Lacroix's avatar

Alright, as I said in my post I knew the whole thing about paying on time (so I’m not sure why it was recommended again and again), but I didn’t know that it was actually helpful to keep a bit of a balance out instead of paying it off quickly and immediately. Thank you, @Val123 , @ninjacolin , and @nope !

JLeslie's avatar

@nope it is considered a balance on your credit card as long as there is charges on your credit card whether you pay in full or not from what I understand. For instance I currently have $1600 on one of my credit cards this month, but I will be paying it off once the bill comes, that $1600 is my current balance. If I were applying for a loan the $1600 would count as money curently owed. My husband and I ALWAYS pay on time in full, always have and my credit scores last I checked one of the services was 785 and my husband at times is above 800. Currently we have no mortgage and no car leases or loans and we still have very high scores. We do charge everything.

Carrying a balance on a credit card is the biggest waste of money going. It is like throwing money out on the street. I think the rates they charge should be illegal, it is like loan sharking.

Val123's avatar

Actually, to be certain, check with your bank. They’re the pros at how it works.

@JLeslie agreed.

JLeslie's avatar

Just to clarify here is the explanation of outstanding balance from my link:

Outstanding balances (30%)-Evaluation of your total balances in relation to your total available credit on revolving accounts is one of the most important factors in the FICO score. Owing a great deal of money on many accounts or “maxing out” on various credit cards can indicate that a person is overextended, and is more likely to make some payments late or not at all.

It is about the realtionship between open credit and how much you have used. The card I have $1600 on has a limit of something like $17,000 or some ridiculous amount, that is why I look like a safe bet, I am not close to being maxed out and I pay on time.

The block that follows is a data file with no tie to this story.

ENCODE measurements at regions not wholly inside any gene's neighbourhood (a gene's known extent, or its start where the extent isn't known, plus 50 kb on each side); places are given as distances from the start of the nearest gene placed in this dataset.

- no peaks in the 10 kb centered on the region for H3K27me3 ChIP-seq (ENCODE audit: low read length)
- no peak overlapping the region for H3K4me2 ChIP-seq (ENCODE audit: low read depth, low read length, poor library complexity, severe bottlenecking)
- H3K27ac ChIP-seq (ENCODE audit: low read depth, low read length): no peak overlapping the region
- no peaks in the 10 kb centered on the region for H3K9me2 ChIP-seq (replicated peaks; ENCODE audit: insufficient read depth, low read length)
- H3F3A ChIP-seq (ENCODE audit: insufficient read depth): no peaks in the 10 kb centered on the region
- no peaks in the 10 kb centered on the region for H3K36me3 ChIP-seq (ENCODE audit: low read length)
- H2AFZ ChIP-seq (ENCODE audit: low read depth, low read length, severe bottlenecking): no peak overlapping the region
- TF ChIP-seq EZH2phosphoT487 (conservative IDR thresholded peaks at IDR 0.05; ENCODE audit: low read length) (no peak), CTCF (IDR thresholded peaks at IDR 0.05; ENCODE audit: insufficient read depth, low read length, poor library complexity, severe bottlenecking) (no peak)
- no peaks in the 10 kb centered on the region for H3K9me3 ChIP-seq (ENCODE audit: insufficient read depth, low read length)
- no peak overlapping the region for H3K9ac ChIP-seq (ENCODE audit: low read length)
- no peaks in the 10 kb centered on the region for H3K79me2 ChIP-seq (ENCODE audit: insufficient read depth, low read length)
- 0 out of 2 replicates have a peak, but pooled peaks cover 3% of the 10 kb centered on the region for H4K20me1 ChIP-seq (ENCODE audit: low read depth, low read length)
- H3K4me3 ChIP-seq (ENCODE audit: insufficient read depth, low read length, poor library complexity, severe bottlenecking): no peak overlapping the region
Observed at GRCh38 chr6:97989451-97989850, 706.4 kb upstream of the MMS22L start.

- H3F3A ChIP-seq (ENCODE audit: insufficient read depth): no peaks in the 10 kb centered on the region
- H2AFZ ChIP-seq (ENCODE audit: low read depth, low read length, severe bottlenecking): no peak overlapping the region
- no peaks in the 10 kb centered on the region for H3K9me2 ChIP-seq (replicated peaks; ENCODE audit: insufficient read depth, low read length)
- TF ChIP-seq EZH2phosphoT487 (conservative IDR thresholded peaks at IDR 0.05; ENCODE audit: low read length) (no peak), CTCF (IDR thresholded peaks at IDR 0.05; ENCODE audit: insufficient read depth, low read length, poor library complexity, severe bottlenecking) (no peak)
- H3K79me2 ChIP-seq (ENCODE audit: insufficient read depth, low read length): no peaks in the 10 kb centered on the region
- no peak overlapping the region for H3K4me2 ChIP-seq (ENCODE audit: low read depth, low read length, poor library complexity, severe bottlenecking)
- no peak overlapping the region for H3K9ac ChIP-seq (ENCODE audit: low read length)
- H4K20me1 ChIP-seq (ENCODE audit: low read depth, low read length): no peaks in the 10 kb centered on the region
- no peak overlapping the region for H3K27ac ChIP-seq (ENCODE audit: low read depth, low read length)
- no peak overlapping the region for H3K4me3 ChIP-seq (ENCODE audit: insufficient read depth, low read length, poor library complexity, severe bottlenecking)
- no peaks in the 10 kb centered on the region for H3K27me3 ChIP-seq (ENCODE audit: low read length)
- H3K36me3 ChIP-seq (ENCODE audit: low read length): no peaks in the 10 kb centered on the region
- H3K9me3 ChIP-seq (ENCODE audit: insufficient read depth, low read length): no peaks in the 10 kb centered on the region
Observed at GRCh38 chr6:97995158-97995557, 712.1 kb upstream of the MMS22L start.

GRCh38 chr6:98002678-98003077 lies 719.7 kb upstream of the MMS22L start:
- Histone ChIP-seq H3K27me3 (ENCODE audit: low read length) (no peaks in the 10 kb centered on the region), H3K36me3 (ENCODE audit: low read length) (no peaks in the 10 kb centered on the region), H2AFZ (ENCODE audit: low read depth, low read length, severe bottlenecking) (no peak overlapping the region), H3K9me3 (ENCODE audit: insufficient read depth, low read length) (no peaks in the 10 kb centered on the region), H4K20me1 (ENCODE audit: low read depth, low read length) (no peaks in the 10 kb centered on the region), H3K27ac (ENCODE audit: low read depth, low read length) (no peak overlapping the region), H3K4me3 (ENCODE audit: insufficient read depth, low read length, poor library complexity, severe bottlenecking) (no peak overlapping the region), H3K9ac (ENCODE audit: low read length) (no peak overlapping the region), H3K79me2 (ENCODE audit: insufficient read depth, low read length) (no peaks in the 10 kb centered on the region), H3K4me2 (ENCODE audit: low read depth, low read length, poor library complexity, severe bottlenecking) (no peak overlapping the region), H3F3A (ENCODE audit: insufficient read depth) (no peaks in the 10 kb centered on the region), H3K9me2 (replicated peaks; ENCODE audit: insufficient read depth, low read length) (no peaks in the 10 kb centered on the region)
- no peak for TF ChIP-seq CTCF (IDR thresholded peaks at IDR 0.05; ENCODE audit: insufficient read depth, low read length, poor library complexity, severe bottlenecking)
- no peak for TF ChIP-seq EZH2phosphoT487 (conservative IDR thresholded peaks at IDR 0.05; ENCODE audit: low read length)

nope's avatar

@JLeslie I agree with you, with one clarification. It depends on when your credit card company reports your balance. If they report it right after the statement close, after you’ve paid the balance, it will look like you always have a zero balance. I have some that report that way, and others that report in the middle of the statement period, it seems to be really inconsistent. Your credit card company should be able to tell you when they report. That’s all I was talking about

Obviously, too, it’s more expensive to carry balances, because that results in interest charges, but for small amounts, the interest is miniscule.

JLeslie's avatar

@nope I have never heard of this reporting problem. I am not saying you are incorrect, I have just never heard of it. My credit card always has something on it because if the month closes on the 3rd, most likely I have charged something on the 4th. I charge everything, groceries, gas, restaurants, clothes, everything. $20 cash in my wallet can last 3 weeks.

I still say always pay the bill in full.

YARNLADY's avatar

@JLeslie I bleieve that you are correct. We make continuous purchases on our credit card, and pay it off at the end of every month, in full. When the balance on the statement is paid, there are still charges pending, because they were made after the statement closing date. The card has a “balance” but the “amount due” was paid in full, therefore zero interest was paid.

JLeslie's avatar

@YARNLADY Yes, exactly what I meant.

Answer this question

Login

or

Join

to answer.

This question is in the General Section. Responses must be helpful and on-topic.

Your answer will be saved while you login or join.

Have a question? Ask Fluther!

What do you know more about?
or
Knowledge Networking @ Fluther